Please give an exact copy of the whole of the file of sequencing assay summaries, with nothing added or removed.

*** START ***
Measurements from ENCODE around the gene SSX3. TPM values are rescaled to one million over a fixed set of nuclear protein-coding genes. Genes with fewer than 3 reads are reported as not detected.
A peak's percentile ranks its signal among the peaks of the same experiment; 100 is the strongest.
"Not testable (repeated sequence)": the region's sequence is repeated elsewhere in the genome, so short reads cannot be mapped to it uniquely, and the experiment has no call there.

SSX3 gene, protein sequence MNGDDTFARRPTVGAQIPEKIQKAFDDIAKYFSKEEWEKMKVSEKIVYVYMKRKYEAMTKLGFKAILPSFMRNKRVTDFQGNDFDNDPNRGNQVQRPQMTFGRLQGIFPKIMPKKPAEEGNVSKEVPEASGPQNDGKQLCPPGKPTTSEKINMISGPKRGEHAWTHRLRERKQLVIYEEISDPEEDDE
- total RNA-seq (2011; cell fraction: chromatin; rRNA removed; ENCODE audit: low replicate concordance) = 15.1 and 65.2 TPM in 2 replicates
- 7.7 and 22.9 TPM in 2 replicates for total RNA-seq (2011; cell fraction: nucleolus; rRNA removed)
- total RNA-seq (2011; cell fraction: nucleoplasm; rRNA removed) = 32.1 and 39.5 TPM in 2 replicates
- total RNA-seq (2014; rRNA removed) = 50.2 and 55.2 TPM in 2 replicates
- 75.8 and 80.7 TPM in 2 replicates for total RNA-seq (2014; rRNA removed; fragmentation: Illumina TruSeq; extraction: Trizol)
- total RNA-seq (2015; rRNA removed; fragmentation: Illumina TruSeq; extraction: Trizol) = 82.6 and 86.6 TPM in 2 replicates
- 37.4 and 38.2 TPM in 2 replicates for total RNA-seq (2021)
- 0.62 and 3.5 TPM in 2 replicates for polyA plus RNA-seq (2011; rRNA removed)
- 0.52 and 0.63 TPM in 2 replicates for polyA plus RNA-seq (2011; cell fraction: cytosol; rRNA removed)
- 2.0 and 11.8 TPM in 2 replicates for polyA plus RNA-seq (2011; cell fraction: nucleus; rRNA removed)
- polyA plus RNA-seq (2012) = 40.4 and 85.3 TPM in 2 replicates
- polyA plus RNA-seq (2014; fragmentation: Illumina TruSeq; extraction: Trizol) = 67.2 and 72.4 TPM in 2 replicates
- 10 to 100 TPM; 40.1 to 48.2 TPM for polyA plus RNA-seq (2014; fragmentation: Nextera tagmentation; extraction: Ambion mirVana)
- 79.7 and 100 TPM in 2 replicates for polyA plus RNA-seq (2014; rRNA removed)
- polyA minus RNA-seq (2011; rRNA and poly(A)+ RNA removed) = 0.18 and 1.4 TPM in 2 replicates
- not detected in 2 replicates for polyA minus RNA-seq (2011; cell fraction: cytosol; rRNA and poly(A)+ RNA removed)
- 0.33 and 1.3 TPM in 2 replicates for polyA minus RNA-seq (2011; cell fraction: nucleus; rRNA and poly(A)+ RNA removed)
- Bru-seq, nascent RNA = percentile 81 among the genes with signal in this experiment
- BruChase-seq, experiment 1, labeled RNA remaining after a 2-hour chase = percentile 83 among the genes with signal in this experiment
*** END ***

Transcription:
Measurements from ENCODE around the gene SSX3. TPM values are rescaled to one million over a fixed set of nuclear protein-coding genes. Genes with fewer than 3 reads are reported as not detected.
A peak's percentile ranks its signal among the peaks of the same experiment; 100 is the strongest.
"Not testable (repeated sequence)": the region's sequence is repeated elsewhere in the genome, so short reads cannot be mapped to it uniquely, and the experiment has no call there.

SSX3 gene, protein sequence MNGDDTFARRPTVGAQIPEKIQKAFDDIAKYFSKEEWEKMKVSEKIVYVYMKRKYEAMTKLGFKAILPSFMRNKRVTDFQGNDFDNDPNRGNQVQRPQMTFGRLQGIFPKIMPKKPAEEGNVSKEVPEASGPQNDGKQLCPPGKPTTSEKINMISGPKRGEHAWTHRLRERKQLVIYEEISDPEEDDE
- total RNA-seq (2011; cell fraction: chromatin; rRNA removed; ENCODE audit: low replicate concordance) = 15.1 and 65.2 TPM in 2 replicates
- 7.7 and 22.9 TPM in 2 replicates for total RNA-seq (2011; cell fraction: nucleolus; rRNA removed)
- total RNA-seq (2011; cell fraction: nucleoplasm; rRNA removed) = 32.1 and 39.5 TPM in 2 replicates
- total RNA-seq (2014; rRNA removed) = 50.2 and 55.2 TPM in 2 replicates
- 75.8 and 80.7 TPM in 2 replicates for total RNA-seq (2014; rRNA removed; fragmentation: Illumina TruSeq; extraction: Trizol)
- total RNA-seq (2015; rRNA removed; fragmentation: Illumina TruSeq; extraction: Trizol) = 82.6 and 86.6 TPM in 2 replicates
- 37.4 and 38.2 TPM in 2 replicates for total RNA-seq (2021)
- 0.62 and 3.5 TPM in 2 replicates for polyA plus RNA-seq (2011; rRNA removed)
- 0.52 and 0.63 TPM in 2 replicates for polyA plus RNA-seq (2011; cell fraction: cytosol; rRNA removed)
- 2.0 and 11.8 TPM in 2 replicates for polyA plus RNA-seq (2011; cell fraction: nucleus; rRNA removed)
- polyA plus RNA-seq (2012) = 40.4 and 85.3 TPM in 2 replicates
- polyA plus RNA-seq (2014; fragmentation: Illumina TruSeq; extraction: Trizol) = 67.2 and 72.4 TPM in 2 replicates
- 10 to 100 TPM; 40.1 to 48.2 TPM for polyA plus RNA-seq (2014; fragmentation: Nextera tagmentation; extraction: Ambion mirVana)
- 79.7 and 100 TPM in 2 replicates for polyA plus RNA-seq (2014; rRNA removed)
- polyA minus RNA-seq (2011; rRNA and poly(A)+ RNA removed) = 0.18 and 1.4 TPM in 2 replicates
- not detected in 2 replicates for polyA minus RNA-seq (2011; cell fraction: cytosol; rRNA and poly(A)+ RNA removed)
- 0.33 and 1.3 TPM in 2 replicates for polyA minus RNA-seq (2011; cell fraction: nucleus; rRNA and poly(A)+ RNA removed)
- Bru-seq, nascent RNA = percentile 81 among the genes with signal in this experiment
- BruChase-seq, experiment 1, labeled RNA remaining after a 2-hour chase = percentile 83 among the genes with signal in this experiment